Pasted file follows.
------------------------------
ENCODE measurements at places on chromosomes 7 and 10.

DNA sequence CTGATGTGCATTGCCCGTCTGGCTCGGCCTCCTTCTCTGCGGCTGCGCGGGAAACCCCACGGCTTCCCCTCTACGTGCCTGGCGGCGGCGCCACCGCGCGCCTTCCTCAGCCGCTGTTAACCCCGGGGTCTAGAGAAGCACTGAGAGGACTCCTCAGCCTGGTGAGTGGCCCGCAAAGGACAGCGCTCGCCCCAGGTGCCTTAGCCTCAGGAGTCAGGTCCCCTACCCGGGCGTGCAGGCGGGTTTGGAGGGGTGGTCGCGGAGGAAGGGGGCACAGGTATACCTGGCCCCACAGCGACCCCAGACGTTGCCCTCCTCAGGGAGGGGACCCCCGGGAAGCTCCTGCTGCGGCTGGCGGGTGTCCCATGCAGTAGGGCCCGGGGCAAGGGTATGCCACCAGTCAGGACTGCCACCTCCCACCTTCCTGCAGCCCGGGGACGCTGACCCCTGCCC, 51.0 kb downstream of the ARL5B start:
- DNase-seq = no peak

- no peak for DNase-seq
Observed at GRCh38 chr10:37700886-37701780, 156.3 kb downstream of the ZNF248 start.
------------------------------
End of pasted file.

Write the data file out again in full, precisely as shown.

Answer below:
ENCODE measurements at places on chromosomes 7 and 10.

DNA sequence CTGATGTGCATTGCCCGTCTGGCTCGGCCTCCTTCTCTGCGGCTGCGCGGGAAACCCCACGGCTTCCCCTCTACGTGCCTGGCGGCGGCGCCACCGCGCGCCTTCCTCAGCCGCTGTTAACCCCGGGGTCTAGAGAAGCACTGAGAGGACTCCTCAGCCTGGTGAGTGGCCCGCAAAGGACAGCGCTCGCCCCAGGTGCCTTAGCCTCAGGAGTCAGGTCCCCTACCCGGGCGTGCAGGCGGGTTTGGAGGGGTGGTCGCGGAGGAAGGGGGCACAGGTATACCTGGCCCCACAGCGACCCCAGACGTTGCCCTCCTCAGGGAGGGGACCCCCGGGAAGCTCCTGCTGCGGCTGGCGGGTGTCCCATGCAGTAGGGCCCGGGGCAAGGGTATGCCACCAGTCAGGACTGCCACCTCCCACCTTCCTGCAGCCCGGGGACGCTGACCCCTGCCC, 51.0 kb downstream of the ARL5B start:
- DNase-seq = no peak

- no peak for DNase-seq
Observed at GRCh38 chr10:37700886-37701780, 156.3 kb downstream of the ZNF248 start.